If the default modes aren't enough, the R7 also has a camera shop where you can download modules such as Expert mode, which lets you control the camera's shutter, ISO, exposure and focus. Or, if you're feeling up to it, you can shoot raw.
Oppo has historically placed a lot of emphasis on its camera features, and the 13-megapixel shooter of the R7 seems to handle itself well. Pictures look vibrant with easily visible fine details and bright colors and hues. It seems to struggle a little in low-light shots, but that's no surprise since it doesn't have optical image stabilization, which would help with the slower shutter speeds needed for low-light pictures. The front camera is pretty decent as well, but it only manages to focus on the center face when taking selfies, so anyone off-center will look a tad blurry.
Overall, I came away impressed with how the pictures turned out. If you want to take good pictures but don't necessarily need something top-of-the-line, the R7's cameras will meet your needs. Check out the sample shots below.
Equipped with Qualcomm's Snapdragon 615 octa-core processor, the R7 is capable of delivering smooth performance for normal use, and the 3GB RAM gives you the oomph you'll need for multitasking. You won't have to reload apps when switching between them, which is sometimes the case with phones that have less RAM. I found the phone smooth and responsive, and I didn't see any of the lag issues that I encountered in the R5.
Compared with other Snapdragon 615 phones that we've tested, such as the Xiaomi Mi 4i or the Alcatel OneTouch Idol 3, the Oppo R7 holds up well and gets similar scores on our testing. This puts its performance squarely in the middle and lower tiers when compared with the flagships.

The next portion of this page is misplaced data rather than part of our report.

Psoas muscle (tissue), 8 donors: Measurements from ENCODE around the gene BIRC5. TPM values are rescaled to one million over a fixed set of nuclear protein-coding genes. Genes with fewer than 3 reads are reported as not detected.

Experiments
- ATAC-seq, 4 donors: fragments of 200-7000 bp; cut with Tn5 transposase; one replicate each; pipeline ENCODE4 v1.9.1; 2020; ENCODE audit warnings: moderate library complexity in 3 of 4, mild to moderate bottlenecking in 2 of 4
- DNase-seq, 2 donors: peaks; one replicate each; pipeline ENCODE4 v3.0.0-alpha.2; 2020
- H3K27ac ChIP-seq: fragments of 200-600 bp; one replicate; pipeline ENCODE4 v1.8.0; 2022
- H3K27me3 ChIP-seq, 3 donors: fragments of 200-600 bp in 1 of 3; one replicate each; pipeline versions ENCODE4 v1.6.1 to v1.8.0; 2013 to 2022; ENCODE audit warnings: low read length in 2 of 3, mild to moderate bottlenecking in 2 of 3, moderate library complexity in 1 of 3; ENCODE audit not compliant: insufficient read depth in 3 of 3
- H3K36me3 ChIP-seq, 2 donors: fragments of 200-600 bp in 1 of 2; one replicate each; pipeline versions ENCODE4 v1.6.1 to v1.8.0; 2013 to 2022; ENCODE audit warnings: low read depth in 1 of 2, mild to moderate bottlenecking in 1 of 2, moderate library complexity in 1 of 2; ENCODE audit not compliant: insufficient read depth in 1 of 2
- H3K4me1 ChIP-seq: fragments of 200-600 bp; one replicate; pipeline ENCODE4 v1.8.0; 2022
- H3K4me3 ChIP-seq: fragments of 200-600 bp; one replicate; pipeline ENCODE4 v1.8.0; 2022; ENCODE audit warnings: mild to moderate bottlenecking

With only a 2,320mAh battery, the Oppo R7 falls behind its competition when it comes to staying power. Sure, if you're carrying around the Oppo charger, you don't have to worry too much -- 30 minutes is enough to get you back up to 75 percent. But you'll probably run out of power before the end of the day if you're a heavy user who continuously fiddles with your smartphone.
In our CNET Labs video test, the Oppo R7 lasted just 9 hours and 5 minutes, which isn't very good. In comparison, the Xiaomi Mi 4i chugged along fine for more than 13 hours. But, to be fair, that phone has a larger 3,000mAh battery.
Call quality and data speeds
I had no trouble with the R7's reception or making calls. My calling partner on the other end could hear me, and there was none of the odd static or buzzing usually found on phones with terrible microphones. The speaker quality is also pretty loud for the phone's size, but may be hard to hear while in a crowded public space. The vibration is strong, though, and you'll definitely feel the phone buzzing in your pocket.
I tested the phone's 4G capabilities in Singapore on SingTel's 4G network, and data speeds were on par with other phones in this region. The phone achieved around a 99.44Mbps download speed and a 35.89Mbps upload speed at its highest, though your results will depend on your carrier's network quality.
The Oppo R7 packs midrange performance into beautiful hardware, but the price will hold it back. Xiaomi'scomes in at almost half the price of the $400 (US) R7 and offers similar hardware and design, though it comes clad in plastic instead of premium metal.
That said, the R7 does have one advantage over Xiaomi -- it's available in the US, UK and Australia through direct sales from its website, so it's easier to buy globally. But if you're willing to pay a bit more, higher-end flagship phones from competitors such as theor the may be a better deal. For just a little bit more cash, these phones offer much better performance while almost matching the R7's good looks.